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Mark’s Brexit Week for Transport
It’s shaping up to be another dramatic period as votes on the Brexit bill are expected this week. Meanwhile the House of Commons has published a report on the high possibility of ‘no deal’ being reached in Brexit negotiations, creating a stir in the UK media during the weekend. This report points to the fact that, contrary to recent comments by David Davis and Boris Johnson, the UK is not ready for the upcoming negotiations which are very likely to be triggered in the upcoming days. The UK may not be ready, but the EU institutions, EU trade associations and EU think tanks are preparing. The influential Friends of Europe has even released a guide, written by the former Director General of the European Commission’s DG Trade, providing guidance for Brexit negotiators on both sides of the English Channel. The message is clear: the UK must be much more specific about it’s Brexit objectives or the vacuum will be filled by an EU plan which will not necessarily be in the UK’s interests.
1. UKTiE hosts launch of major new Brexit initiative for business
Last week UKTiE hosted a meeting of many of Europe’s leading trade associations to launch a new co-ordinated Brexit network for business. The initiative, led by the Transatlantic Business Council, includes organisations who have-ongoing activities, contacts and knowledge related to Brexit and who wish to work together in the long term to exchange information by creating a shared platform to compare positions and coordinate efforts as the formal Brexit negotiations launch and continue. The group believes that the cooperation and flexibility of associations will be of vital importance in order to wield influence as Brexit progresses. Although most leading business sectors were represented, UKTiE was the only specific transport association present. We would like to see more transport associations involved. Please contact us if you would like more information on future activities and events.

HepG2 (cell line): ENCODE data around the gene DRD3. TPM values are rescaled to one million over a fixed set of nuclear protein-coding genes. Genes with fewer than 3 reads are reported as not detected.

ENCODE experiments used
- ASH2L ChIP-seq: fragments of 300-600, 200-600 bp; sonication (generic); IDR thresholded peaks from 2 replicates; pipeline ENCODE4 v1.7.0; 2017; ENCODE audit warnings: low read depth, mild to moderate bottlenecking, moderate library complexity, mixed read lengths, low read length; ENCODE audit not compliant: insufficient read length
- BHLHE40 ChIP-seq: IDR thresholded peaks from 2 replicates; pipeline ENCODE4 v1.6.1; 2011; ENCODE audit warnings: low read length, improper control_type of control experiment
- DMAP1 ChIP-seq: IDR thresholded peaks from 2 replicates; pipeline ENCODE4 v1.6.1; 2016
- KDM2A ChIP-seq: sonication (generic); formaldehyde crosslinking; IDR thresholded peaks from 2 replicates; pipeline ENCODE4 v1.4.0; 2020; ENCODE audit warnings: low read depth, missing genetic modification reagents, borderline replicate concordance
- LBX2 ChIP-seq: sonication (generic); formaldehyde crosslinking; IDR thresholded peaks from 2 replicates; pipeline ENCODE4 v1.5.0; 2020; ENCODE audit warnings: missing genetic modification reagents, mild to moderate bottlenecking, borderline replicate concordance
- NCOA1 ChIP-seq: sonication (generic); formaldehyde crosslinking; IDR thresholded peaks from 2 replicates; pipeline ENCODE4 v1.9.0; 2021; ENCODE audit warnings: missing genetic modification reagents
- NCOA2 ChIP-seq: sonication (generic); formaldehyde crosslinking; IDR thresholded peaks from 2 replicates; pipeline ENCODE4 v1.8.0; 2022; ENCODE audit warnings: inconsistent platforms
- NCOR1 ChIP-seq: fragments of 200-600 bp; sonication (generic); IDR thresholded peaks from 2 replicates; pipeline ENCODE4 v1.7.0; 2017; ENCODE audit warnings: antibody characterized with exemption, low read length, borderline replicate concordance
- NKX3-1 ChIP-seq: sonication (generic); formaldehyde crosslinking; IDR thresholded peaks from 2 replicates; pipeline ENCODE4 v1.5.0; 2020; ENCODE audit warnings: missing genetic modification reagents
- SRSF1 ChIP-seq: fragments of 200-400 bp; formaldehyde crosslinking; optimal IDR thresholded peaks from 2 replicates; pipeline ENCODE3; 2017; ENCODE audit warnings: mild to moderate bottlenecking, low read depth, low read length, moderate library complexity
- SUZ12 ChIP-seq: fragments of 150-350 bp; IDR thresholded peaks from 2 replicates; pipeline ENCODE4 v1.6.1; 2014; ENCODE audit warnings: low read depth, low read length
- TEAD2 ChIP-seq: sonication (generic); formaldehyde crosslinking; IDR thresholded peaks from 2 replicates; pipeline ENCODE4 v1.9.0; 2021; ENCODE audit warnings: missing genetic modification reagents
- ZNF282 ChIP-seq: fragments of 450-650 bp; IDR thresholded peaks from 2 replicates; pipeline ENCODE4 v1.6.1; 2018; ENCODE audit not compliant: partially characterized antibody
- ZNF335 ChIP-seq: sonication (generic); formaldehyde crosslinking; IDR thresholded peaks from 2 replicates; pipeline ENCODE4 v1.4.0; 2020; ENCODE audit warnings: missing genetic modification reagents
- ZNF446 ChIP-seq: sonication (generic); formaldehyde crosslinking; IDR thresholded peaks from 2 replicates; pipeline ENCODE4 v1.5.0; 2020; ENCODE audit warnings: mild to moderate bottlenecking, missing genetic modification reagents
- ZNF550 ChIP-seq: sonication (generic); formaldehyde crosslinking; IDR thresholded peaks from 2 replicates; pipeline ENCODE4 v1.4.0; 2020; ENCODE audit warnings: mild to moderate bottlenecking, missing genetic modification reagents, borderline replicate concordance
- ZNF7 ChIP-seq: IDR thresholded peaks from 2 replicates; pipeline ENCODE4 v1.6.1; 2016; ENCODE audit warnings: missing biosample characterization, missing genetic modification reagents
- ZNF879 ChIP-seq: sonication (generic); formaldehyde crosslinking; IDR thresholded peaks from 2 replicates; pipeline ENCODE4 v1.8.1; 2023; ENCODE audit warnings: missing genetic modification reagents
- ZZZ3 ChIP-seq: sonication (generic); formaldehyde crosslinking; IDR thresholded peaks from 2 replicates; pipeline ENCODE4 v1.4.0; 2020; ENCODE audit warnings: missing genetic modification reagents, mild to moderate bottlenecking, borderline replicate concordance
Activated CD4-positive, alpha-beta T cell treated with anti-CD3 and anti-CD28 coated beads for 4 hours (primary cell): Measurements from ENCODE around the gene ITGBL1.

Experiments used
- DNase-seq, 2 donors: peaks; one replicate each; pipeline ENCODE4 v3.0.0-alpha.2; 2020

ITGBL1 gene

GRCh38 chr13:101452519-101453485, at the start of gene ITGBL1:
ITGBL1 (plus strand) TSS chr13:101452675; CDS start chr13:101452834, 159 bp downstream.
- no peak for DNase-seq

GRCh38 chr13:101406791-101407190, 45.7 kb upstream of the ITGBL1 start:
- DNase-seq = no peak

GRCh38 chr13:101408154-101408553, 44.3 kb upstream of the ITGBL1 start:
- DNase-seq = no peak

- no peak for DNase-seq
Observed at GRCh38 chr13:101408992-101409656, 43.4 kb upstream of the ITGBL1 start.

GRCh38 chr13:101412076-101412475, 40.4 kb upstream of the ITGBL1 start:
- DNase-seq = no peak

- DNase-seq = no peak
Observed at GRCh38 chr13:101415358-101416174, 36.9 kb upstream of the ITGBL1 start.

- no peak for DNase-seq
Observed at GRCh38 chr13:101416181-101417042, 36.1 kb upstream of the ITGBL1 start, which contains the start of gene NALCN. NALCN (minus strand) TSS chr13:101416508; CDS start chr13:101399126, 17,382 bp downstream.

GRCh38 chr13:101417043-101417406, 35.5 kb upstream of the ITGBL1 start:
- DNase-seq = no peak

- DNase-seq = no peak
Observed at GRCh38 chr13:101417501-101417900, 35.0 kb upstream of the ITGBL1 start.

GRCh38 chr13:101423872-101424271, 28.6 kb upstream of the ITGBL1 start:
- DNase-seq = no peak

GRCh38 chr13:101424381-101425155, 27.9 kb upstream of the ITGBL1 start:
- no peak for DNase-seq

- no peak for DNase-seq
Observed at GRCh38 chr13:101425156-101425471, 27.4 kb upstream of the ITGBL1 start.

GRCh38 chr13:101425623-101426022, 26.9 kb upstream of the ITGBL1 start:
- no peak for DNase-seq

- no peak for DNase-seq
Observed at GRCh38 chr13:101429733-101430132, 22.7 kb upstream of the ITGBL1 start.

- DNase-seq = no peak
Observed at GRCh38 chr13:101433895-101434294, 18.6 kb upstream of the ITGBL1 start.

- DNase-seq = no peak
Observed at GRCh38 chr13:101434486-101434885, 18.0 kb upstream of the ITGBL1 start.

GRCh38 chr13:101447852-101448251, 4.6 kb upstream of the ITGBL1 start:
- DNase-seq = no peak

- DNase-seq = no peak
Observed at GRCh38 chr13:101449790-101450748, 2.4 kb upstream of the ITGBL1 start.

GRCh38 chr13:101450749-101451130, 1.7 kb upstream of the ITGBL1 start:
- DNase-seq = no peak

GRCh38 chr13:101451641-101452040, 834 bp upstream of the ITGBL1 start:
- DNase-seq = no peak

2. House of Commons International Trade Committee publishes UK trade options report with recommendations for urgency of planning for new customs arrangements
The report, published on the 6th of March, underlines the need for more clarity regarding the future of the UK outside of the EU, particularly in relation to the Customs Union. Should the UK conclude an FTA with the EU without a customs union, the report states that ‘rules of origin would apply and a customs border would consequently exist between the UK and the EU. This would create trade friction at the border and some UK products might not actually meet the criteria for sale in the EU under rules of origin’. Furthermore, if the UK Government wants Britain to have a customs agreement with the EU without the customs union, it needs to be much clearer about the defining characteristics of such an agreement. In particular, the government should ‘clarify if there will be a significant sectoral aspect to the arrangement they are seeking and whether that would impact on future international trade policy; whatever option applies, the Government must clarify arrangements for customs and border operations, and specify the expected number and intensity of customs checks. Planning for this is a matter of urgency now’. EU decision-makers would welcome detailed submissions on this topic from industry as soon as possible.